That's half the problem though, because she believes she is only staying with us and not living here, (it's been 2 years, but she only remembers 2 weeks) she doesn't feel she can just help herself, when she has as much right to do that as any of us. I'm not even sure she could attempt to cook for herself now. It's trying to make her feel at ease that's the problem. When she was living on her own, she lost so much weight because she wouldn't bother to eat properly.
     
  7. Norman

    Norman Registered User

    Oct 9, 2003
    4,348
    Birmingham Hades
    Hi Splat
    we have lived in this house for 39 years and my wife still wants to go home.
    This is new, recently,asking permision to go into a room,asking may she have a cake or biscuit.
    Asking may she use the toilet.
    She says ahe will not interfere with other peoples things!!
    Life gets tedious doesn't it?
    Norman :confused:
     
  8. Brucie

    Brucie Registered User

    Jan 31, 2004
    12,413
    near London
    Hi Splat88

    Yes the problem is that in the world of dementia, there is no logic. There are worlds within worlds within worlds.

    This makes it difficult for all parties of course.

    The horrible thing is that we can't make them feel at ease, when that is the very thing we most want to do. We can't explain things that make sense to us, because they will/may not make sense to them. If we try and put things in terms we believe may make sense to them, it may be even worse, because our assumption of what they think may be way out.

    As per Norman - Day by Day.

    Doing the best you can.

    That is all you can do!
     
  9. Nutty Nan

    Nutty Nan Registered User

    Nov 2, 2003
    785
    Buckinghamshire
    Other people's things

    Norman,
    Isn't it odd how alienated they feel from their own surroundings?! Your wife says she won't interfere with other people's things - my husband looks at things in the house and says 'I wish I could buy that', or worse still, he tries to steal items, putting them in his pockets or under his jumper, and asking me to keep my voice down so that 'they don't hear' ...... the very worst thing then is to say "but we are in our own house, all these things are yours/ours". I have learnt that that just causes a violent reaction, but I wasn't prepared for it to be equally tricky when we were at a family party last weekend where my husband thought he was at home and I tried in vain to tell him it was someone else's house. He was very angry with me! :eek:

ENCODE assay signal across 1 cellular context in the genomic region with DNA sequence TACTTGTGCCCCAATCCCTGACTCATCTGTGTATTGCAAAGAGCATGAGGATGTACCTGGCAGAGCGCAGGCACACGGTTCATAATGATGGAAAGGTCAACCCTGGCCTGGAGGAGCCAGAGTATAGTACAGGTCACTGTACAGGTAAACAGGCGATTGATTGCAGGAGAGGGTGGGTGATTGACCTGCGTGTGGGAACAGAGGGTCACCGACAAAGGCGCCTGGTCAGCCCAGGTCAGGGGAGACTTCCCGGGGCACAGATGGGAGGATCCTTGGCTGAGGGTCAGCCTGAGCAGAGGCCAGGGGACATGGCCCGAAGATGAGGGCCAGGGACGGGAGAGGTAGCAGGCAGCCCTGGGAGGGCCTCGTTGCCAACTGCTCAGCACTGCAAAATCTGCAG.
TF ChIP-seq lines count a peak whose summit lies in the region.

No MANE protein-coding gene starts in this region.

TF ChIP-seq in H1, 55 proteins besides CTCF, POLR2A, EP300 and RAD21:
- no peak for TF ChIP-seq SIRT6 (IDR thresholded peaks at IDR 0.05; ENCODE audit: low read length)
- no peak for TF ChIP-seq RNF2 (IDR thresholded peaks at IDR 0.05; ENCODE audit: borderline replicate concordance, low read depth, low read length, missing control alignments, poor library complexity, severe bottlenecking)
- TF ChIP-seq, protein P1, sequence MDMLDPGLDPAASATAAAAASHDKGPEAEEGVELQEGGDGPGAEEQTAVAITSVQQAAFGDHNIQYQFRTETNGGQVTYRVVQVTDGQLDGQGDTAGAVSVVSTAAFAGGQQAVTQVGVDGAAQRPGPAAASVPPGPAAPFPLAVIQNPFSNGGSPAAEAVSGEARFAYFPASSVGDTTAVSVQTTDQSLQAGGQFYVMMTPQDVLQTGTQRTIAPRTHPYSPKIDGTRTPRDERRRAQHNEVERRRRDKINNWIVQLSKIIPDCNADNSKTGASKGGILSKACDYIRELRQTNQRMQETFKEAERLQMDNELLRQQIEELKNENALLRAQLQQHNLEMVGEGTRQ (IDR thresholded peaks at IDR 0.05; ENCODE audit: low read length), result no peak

10. LindseyN

    LindseyN Registered User

    Aug 18, 2005
    10
    Hi Valerie,

    My Grandad has vascular dementia and he is not eating anything - except for sweets. He will eat rice pudding for breakfast, lunch and dinner and will hastily follow that with liquorice allsorts, toblerone, chocolate eclairs and jelly babies.
    There is no other explaination we can think of for this than purely his loss of interest in eating. When he had a good day he told me there is no pleasure in anything anymore.
     
  11. sequoia

    sequoia Registered User

    Jul 3, 2005
    19
    London
    Humour and respect when things are difficult

    My mum had Vascular dementia and my aunt both Vascular d and AD. Although there is a lot of sadness, distress and fear there is also humour. When I went to see my aunt the other day, instead of putting on a top with a vest, she had put two vests on. When I asked her why, she said because they were pretty! She also goes for the cakes and chocolate, but if you put a meal in front of her She'll eat it happily even after saying "Oh, I'm too full and couldn't eat another thing"! My mum, when in hospital for the last time had a catastrophic drop in blood pressure (Medical big error). Very sadly, as a result she incurred (more) brain damage. When we went in to see her after she had recovered as much as was possible I was wearing my winter hat and she exclaimed furiously to other patients and also to nursing staff that "she's (me)wearing my hat. She's taken my hat!" Mum was very annoyed. But (and not laughing at her at all) this was also amusing in the nicest possible way. I explained to her it was my hat but she could have it if she liked, which made her calm down.